Gabriel Preil

From Wikipedia, the free encyclopedia
Jump to: navigation, search
Gabriel Preil

Gabriel Preil (Hebrew: גבריאל פרייל; August 21, 1911 – June 5, 1993) was a modern Hebrew poet active in the United States, who wrote in Hebrew and Yiddish. He was the last of the Haskala poets.[citation needed] The critic Yael Feldman has done significant work on Preil, focusing on the Yiddish influences in his Hebrew poetry. Preil translated Robert Frost and Walt Whitman into Hebrew.

Biography[edit]

Gabriel (Yehoshua) Preil was born in Tartu, Livonia, Russian Empire in 1911, but was raised in Krakės, Kovno until his father died. He then moved with his mother to the United States in 1922. Though primarily influenced by Yiddish poets of the Inzikh (Introspective) movement, Preil's influence extends to younger Israeli poets (Dan Pagis nicknamed him "The Duke of New York"),[1] and Israelis were his primary audience. Preil lived with his mother and step-father in the Bronx, NY, until their deaths. In 1975, he received on honorary Doctorate of Hebrew Letters from Hebrew Union College.[2] Preil died in Jerusalem on June 5, 1993 while visiting on a book tour.[3]

Poems[edit]

Many of Preil's poems focus on New York city, Maine, and his grandfather, a rabbi, who lived in Lithuania and wrote for Hamelitz. One of his poems is dedicated to the Israeli poet Leah Goldberg: "Leah's Absence". Another references Abraham Mapu; others, Jacob Glatstein and Mendele Mocher Sforim.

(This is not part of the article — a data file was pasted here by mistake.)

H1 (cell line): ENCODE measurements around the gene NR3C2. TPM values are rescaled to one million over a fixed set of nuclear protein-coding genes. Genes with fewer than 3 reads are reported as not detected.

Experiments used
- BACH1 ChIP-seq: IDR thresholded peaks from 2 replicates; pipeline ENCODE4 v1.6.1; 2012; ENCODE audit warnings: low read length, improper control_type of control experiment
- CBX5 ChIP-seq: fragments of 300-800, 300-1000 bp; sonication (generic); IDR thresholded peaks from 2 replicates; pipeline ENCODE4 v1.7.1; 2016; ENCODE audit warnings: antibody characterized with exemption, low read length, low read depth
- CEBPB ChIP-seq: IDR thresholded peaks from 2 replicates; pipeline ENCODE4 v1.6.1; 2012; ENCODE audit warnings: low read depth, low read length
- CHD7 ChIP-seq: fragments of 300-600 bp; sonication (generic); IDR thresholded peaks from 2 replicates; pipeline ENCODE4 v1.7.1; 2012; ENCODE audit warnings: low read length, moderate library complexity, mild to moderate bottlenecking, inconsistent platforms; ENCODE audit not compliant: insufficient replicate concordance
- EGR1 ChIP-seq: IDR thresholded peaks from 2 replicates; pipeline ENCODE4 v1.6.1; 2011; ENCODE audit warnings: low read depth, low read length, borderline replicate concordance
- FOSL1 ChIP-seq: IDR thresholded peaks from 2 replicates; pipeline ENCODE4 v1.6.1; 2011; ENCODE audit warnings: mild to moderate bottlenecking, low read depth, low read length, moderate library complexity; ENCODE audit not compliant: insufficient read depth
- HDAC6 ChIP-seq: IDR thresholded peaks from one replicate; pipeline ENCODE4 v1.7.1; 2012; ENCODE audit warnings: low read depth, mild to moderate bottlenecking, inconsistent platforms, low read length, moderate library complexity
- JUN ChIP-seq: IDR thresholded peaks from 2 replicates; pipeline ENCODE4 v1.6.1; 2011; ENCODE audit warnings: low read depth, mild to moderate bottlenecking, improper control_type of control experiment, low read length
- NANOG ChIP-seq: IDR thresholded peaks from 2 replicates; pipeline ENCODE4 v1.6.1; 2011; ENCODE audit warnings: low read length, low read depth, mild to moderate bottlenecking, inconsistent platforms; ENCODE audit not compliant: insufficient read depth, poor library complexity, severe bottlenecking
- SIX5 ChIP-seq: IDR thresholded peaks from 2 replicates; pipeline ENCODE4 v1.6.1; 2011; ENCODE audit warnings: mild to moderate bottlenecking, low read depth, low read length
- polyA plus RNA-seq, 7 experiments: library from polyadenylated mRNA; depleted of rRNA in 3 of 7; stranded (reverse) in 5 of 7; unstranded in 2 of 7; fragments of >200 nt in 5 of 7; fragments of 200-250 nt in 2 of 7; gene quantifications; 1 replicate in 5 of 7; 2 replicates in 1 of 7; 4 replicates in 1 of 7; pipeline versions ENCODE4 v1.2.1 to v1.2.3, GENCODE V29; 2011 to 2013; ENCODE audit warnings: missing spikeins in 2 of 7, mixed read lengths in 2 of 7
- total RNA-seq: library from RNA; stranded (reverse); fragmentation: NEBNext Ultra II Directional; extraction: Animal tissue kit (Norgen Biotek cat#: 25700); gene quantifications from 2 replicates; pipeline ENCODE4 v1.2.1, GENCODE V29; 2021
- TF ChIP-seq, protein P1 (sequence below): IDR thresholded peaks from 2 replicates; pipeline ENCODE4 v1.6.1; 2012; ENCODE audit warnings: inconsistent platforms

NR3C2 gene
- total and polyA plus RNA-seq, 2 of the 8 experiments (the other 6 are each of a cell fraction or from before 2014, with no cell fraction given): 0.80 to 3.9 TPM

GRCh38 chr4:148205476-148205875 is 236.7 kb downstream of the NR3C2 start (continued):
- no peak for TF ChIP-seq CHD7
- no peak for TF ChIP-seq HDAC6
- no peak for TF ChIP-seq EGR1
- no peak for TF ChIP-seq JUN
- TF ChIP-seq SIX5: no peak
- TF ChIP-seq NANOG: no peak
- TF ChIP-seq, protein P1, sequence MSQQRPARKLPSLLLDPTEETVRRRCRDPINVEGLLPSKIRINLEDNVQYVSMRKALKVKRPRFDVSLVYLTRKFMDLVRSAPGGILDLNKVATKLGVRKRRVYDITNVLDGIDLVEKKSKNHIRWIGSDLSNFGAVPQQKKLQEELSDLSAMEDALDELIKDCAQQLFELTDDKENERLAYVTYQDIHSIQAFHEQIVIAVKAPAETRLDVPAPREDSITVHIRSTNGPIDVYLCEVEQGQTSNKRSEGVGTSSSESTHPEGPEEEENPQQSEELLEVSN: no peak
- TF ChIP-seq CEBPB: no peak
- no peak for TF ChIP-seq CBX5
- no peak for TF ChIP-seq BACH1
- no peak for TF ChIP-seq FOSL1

Feldman writes of Preil's Yiddish and American atmosphere, "One could say that Preil's life and art are a manifestation of two diametrically opposite movements: His physical biography led him further away from Israeli soil, but, through his artistic activity, he tenaciously bridged the distance and successfully approached the contemporary sources of his poetic medium. In order to do this, he had to cross two language barriers: Yiddish, his European mother tongue, which continued to be the language spoken at home throughout his life, and English, the language he acquired in his new home-country and which soon became a rich literary source for young Preil, the avid reader."[4]

The following is a translation of a Preil poem that appeared in Hebrew in the Israeli newspaper Yedioth Achronoth in 1981:

like feathers

years plucked like feathers
but I won't exaggerate:
the romantic houses
didn't lose
the intoxicating image from hovering
were only made
more balanced
cool headed thinkers
in the course of a lengthy conversation

without superfluous surprises
you're not piping the flute
of praises
the modern painting
slides into old hues
the modern structure
designs the old form
and you yourself –
a man pallid as paper
naked as snow
breathing very summerly




(translated from the Hebrew by David Cooper with the late author's permission and approval)

References[edit]

  1. ^ Pagis, Dan. "The Grand Duke of New York". Poetry International. 
  2. ^ Friend, Robert (1985). Sunset Possibilities and Other Poems. JPS. pp. xvii. 
  3. ^ Chametzky, Jules (2000)pages=678–679). Norton Anthology of Jewish American Literature. 
  4. ^ Feldman, Yael (1986). Modernism and Cultural Transfer: Gabriel Preil and the Tradition of Jewish Literary Bilingualism. Hebrew Union College Press. p. 33. 

Further reading[edit]

External links[edit]